Get to Know General Mattis: An Interview with His Protection Detail
General James Mattis has reportedly accepted his nomination for Secretary of Defense, and if confirmed would serve under President Donald Trump.
After he was nominated, having heard rumors about “Mad Dog” Mattis over the years, I called upon our best friend’s son, SSG John C. Steffens, US Army, to inquire more about Mattis; about his real disposition and personality. John worked closely with General Mattis for about a year as a member of Mattis’ “Executive Protection” detail, in the Protective Services Division (PSD). They spent a lot of time together.
So last night (December 1st, 2016), I went to see John, his wife Tadzia, and his three children – Little John, Joanne, and Emma. I was happy to have a chance to get some insights into General Mattis from someone who has spent a great deal of time around him. General Mattis had not yet accepted the nomination at the time of the interview.
The General is famously quoted as saying, “Demonstrate to the world there is ‘No Better Friend, No Worse Enemy’ than a U.S. Marine.” Well, he may be “Mad Dog Mattis” to his enemies, but to those who know him, there is indeed no better friend. See below:
ME: John, you probably heard that Trump is thinking of appointing General Mattis to Secretary of Defense.
JOHN: Yes, that would be “SecDef” Mattis, [He laughs]. He calls me “Old Man.”
ME: So, you were his bodyguard?
JOHN: Yes. I was “Executive Protection.” I drove him on trips, overseas. Wherever he went, we went; even when he tried to sneak out. If he had to go someplace we’d make sure the path was clear and figure out how to get him there and all. We’d make sure all the time schedules were met, that the way was safe. He was a big target, his detail too.
ME: How was General Mattis politically?
He used to tell us about how much he disliked political gamesmanship. He didn’t like to talk politics. But he was, I’d say he was very conservative.
He didn’t own a TV. I was driving him one day and he says, “John.” “Who is Bret Baier.” I said, he’s a commentator on Fox News, he’s got his own show. He says, “Oh, OK.” I said, “Why’d you ask.” He says, “I guess he wants to do an interview with me.” This was around 2005. He had no idea – he didn’t follow politics at all.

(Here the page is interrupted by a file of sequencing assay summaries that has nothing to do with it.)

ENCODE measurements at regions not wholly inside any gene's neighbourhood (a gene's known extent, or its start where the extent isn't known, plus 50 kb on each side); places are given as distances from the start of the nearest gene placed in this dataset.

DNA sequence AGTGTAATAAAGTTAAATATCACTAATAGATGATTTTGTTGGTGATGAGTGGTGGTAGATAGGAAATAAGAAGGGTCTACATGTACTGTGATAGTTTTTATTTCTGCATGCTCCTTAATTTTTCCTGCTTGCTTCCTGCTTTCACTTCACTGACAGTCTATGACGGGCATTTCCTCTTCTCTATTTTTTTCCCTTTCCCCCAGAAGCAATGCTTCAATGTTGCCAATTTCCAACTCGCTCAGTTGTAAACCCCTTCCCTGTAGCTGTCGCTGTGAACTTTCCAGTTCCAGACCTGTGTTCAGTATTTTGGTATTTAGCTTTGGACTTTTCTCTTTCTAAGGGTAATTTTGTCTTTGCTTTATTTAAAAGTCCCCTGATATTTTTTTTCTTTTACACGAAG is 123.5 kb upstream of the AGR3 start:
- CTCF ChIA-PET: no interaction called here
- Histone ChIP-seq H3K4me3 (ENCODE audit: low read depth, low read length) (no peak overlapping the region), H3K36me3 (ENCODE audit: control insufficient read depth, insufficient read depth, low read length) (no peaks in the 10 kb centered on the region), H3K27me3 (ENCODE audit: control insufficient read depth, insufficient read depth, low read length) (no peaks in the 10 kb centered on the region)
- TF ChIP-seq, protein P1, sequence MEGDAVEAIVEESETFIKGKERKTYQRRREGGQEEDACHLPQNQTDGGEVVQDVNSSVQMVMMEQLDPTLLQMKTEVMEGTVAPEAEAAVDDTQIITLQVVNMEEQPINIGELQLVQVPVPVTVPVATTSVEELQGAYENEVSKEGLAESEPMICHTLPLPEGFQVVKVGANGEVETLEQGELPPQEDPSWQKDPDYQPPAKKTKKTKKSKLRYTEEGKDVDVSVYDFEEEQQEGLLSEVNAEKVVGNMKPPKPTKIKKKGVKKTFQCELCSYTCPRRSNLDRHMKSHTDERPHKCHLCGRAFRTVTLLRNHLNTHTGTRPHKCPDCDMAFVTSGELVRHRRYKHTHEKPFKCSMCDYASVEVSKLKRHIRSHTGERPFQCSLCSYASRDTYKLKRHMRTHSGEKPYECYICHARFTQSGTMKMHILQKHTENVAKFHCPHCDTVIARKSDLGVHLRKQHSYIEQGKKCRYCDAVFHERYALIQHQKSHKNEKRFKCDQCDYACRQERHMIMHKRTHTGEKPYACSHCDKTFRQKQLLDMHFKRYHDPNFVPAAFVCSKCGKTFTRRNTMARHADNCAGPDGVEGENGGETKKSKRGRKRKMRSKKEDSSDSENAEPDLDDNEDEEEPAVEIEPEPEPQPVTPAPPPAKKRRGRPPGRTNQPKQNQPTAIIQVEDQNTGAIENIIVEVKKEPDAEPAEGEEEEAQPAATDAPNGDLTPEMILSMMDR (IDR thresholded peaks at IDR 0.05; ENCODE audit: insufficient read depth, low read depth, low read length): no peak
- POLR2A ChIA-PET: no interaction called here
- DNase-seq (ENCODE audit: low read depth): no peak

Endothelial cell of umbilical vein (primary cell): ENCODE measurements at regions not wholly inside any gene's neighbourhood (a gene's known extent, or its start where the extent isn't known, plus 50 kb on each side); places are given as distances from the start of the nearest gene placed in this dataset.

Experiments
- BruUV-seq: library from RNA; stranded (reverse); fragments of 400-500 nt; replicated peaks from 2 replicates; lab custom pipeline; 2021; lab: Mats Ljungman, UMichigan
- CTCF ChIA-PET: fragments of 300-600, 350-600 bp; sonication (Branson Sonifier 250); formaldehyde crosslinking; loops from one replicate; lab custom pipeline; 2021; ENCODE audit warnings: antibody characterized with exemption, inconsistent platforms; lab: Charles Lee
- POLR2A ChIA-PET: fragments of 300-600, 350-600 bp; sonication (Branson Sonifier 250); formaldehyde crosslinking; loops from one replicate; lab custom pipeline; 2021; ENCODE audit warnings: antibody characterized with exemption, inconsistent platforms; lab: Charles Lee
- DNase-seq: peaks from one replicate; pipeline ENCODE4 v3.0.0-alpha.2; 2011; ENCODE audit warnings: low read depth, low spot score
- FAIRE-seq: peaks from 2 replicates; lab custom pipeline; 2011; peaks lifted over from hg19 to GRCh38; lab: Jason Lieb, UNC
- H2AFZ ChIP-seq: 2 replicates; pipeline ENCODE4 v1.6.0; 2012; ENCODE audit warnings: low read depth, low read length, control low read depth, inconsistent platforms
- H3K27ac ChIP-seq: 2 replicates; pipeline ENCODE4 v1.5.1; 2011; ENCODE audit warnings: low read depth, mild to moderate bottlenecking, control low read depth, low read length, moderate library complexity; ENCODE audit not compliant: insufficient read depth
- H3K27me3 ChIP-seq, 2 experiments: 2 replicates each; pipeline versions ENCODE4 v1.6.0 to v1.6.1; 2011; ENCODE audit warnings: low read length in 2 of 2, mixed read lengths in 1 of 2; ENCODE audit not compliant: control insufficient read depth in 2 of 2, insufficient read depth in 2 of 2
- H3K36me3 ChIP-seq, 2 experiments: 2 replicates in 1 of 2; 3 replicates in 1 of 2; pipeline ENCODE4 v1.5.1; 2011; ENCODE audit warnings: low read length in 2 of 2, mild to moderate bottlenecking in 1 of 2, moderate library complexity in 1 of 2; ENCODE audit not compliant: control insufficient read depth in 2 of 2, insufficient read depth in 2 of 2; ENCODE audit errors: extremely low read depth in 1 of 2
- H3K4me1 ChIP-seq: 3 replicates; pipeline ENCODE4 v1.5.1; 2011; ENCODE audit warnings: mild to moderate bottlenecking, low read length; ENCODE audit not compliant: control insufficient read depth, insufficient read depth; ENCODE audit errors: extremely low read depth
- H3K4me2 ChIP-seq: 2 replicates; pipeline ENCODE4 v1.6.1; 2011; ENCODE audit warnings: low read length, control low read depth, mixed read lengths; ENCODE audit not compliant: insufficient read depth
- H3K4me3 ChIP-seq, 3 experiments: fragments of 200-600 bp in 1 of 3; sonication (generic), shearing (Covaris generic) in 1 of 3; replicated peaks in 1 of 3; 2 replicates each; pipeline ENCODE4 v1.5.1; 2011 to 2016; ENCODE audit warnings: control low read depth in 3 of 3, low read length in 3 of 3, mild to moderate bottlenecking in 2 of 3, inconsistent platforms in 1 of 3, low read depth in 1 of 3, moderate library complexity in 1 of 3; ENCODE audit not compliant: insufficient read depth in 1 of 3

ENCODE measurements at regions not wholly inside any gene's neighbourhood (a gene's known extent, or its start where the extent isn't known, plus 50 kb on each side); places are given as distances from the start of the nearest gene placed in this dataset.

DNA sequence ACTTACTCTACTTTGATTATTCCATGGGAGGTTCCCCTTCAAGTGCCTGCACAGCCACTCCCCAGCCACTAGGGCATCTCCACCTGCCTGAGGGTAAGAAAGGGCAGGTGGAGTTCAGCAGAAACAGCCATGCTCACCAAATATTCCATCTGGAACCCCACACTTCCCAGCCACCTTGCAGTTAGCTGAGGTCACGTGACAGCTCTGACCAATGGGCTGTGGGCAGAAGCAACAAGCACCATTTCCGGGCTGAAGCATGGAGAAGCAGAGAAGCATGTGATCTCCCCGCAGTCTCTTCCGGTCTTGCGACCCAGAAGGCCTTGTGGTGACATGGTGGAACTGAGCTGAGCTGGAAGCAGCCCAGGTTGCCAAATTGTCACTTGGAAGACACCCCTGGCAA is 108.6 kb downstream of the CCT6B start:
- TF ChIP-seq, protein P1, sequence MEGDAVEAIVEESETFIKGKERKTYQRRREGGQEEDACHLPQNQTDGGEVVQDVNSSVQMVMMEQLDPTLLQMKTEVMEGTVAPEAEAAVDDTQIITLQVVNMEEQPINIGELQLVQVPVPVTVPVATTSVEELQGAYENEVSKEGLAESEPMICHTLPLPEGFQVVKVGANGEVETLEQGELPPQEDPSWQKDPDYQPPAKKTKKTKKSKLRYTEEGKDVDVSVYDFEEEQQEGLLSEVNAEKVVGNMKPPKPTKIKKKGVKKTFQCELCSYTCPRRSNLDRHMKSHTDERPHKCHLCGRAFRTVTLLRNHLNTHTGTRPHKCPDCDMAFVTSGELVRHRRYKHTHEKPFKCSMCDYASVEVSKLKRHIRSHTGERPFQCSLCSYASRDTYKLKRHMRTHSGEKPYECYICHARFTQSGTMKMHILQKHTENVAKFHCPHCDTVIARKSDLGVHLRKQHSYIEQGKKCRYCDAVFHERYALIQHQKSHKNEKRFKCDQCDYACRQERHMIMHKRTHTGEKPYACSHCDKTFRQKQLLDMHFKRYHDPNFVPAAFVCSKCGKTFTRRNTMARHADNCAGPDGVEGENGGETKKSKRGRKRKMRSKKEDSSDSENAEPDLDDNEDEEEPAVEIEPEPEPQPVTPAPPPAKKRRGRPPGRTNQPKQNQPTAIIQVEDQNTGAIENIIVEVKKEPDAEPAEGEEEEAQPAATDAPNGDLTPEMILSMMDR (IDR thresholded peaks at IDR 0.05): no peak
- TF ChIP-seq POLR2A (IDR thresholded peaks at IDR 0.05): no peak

Politically, he’s not very vocal, but he’s definitely a leader’s leader. He’s a firm believer in lead from the front. There were times when he would take people’s places. One of the stories we’d hear before he even got to us was when he was at Twenty-Nine Palms, he took over for a young Marine standing at the gate so that the Marine could spend time with his family on Christmas.
He’s a great orator. He knows exactly what he’s going to say before he says it. Excellent memory. He’s an avid reader of history. Start talking history with him and he will talk about it to no end.
ME: Did you have time to discuss things like that with him? To sit around and listen to him?
JOHN: Every once in a while, yeah. When I worked with him, we were close all the time. One of the things you have to do is listen to what’s being said in a conversation, but not listen to the conversation. There would be times when he would turn to one of us on the detail and ask, “So what do you think of that.” And you can’t say “I wasn’t listening,” because he expects there to be some response. And he was well known for bypassing all the senior leadership and going right to the junior guys, directly to the junior Marines, junior soldiers in my case, with “What do you think about this? What do you think about the situation?”
ME: He’d reach in and reach down, pull people in?
JOHN: Right. He valued everyone’s opinion. In fact, one time we were having a barbeque for the detail. It was right before I left, we had a lot of guys leaving at the time. So we decided we’d all get together, everyone from the staff down. Throw some chicken on the grill, burgers, hotdogs, pull all the cars out, with tables, everybody could come in, sit down, and have what they want. He was invited. And Little John and Joanne, my kids, were there. They were about 7 or 8 years old.